I realize that most of the movie hinges on the residents of a small backwater town believing these guys are actually women, as residents of small backwater towns in movies are wont to do, because not only do they have very poor eyesight, they also apparently never watch HBO. But somehow the trio won me over, whether they were charming the pants off old ladies or beating up rednecks in full drag-queen garb.

And let’s face it, when Chris Penn as the backwoods sheriff launches a manhunt (so to speak) utilizing a list with the heading “Places for Homos” (flower shops, ballet schools, flight attendants’ lounges, restaurants for brunch, and antiques shops, natch), that’s comedy.

Sideways (2004): Usually in this feature I don’t touch on recent movies that were actually, well, popular, but I feel I’d be remiss in talking about random road movies without mentioning Alexander Payne’s Sideways, easily the funniest film in which Paul Giamatti is chased down the street by a giant naked man.

But while that’s certainly a highlight (and how could it not be?), the real joy of this movie is observing the relationship between Giamatti’s self-loathing, underachieving powder keg, Miles, and Thomas Haden Church’s insecure, ego-driven man-boy, Jack, during their wine-country excursion. The only way these two could ever be friends is if they were freshman-year roommates, which of course they were — one of many revelations that ring absolutely true in this painfully funny film.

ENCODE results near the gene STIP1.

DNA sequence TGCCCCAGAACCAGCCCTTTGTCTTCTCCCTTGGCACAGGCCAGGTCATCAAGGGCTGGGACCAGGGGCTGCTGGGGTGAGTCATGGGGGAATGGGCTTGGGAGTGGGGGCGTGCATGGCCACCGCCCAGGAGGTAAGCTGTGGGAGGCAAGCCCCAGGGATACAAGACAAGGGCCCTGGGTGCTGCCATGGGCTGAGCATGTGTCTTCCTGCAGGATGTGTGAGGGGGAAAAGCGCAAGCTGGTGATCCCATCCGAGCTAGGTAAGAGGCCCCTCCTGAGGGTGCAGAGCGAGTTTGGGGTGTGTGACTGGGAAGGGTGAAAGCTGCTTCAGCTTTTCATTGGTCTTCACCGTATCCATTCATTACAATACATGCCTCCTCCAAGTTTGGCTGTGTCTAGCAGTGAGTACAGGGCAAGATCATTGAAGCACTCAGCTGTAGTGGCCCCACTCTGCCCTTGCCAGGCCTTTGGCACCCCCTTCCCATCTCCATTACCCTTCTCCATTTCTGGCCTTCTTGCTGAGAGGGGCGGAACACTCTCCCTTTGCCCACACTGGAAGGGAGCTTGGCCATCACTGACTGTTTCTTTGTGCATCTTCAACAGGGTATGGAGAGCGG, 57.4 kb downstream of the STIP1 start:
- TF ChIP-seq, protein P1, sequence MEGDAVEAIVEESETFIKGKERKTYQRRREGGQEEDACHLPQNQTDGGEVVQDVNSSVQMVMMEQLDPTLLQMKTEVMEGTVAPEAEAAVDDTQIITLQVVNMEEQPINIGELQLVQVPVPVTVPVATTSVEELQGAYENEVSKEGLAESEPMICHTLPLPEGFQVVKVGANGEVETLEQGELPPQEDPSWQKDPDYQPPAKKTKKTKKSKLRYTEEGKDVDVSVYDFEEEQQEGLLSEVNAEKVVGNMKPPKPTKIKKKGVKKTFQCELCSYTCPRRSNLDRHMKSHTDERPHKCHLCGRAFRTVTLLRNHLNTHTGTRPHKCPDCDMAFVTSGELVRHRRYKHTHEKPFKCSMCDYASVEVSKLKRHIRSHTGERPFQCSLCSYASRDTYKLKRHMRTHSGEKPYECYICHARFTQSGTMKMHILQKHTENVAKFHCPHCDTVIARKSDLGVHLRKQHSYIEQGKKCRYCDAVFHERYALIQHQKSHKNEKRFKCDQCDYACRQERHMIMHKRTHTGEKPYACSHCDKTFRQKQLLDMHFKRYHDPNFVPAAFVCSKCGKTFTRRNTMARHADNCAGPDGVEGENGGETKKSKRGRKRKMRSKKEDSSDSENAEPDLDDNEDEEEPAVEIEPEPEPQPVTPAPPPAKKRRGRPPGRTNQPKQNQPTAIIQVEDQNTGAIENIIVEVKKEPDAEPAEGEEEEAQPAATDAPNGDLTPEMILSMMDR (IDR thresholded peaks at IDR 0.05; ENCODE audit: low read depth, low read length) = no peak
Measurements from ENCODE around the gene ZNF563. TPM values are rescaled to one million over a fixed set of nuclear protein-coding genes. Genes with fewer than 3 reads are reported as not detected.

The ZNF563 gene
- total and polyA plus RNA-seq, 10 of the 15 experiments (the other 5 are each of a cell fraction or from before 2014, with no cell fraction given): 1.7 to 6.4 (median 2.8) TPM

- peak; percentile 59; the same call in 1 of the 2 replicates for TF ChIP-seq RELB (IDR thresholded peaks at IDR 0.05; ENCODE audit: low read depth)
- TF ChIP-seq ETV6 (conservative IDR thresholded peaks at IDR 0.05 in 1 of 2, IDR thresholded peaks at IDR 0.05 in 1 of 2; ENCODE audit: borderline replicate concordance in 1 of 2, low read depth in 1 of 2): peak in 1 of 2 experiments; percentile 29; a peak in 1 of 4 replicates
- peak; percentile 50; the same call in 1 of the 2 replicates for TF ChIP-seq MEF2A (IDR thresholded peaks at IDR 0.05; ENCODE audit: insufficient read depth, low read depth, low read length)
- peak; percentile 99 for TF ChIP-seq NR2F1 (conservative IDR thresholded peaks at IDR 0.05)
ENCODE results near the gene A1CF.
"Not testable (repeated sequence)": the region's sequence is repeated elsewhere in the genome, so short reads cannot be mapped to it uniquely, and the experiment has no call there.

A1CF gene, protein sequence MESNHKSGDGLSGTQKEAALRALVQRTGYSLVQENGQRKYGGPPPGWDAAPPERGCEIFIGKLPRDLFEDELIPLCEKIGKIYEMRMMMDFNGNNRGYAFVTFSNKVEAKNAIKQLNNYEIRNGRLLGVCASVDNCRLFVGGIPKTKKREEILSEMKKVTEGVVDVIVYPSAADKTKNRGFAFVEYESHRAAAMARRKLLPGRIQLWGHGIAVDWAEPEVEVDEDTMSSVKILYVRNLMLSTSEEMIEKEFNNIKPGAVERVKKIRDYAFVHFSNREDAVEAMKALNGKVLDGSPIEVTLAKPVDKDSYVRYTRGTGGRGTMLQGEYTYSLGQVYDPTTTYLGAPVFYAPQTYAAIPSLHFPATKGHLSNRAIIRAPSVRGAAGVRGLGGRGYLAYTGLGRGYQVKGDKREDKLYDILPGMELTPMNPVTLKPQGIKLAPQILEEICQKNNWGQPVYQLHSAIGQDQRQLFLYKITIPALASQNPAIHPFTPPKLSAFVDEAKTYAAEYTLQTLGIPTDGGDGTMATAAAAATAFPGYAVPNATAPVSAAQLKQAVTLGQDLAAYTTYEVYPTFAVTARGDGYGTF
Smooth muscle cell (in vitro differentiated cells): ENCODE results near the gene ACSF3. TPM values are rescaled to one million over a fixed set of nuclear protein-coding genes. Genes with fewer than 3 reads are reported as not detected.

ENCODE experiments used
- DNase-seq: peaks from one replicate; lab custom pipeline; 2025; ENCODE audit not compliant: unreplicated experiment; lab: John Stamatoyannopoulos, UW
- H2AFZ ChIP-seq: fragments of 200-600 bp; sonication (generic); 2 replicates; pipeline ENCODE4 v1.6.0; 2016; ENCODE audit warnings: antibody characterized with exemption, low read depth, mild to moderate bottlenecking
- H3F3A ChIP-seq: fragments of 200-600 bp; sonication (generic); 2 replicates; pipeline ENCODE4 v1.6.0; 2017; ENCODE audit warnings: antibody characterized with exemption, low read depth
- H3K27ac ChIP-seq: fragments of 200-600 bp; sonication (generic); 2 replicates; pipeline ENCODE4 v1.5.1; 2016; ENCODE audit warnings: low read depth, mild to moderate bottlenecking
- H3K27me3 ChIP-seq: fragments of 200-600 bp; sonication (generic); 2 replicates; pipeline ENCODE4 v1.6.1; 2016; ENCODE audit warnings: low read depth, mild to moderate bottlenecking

I think it may also be the only road movie where the protagonist brings along his unpublished novel in two large shoeboxes, presumably in case he meets a waitress who might want to read it. That sounds like something I would do.

Pee-wee’s Big Adventure (1985): Poor Pee-wee, a.k.a. Paul Reubens. Before he got caught diddling himself in an adult movie theater, he won over children of all ages in one of the most surreal road movies this side of Wild at Heart. Is it strange for me to say this is still my favorite Tim Burton movie? It actually has, you know, a plot. That you can follow.

It’s also a love story, of course, between a boy-man (not to be confused with a man-boy) and his bicycle, and between a girl-woman and her boy-man, and between James Brolin and Morgan Fairchild and some ninjas. And it has Large Marge, who still makes me jump out of my seat every time even though I now know, with pinpoint accuracy, the exact moment when her googly eyes are going to pop out of her skull.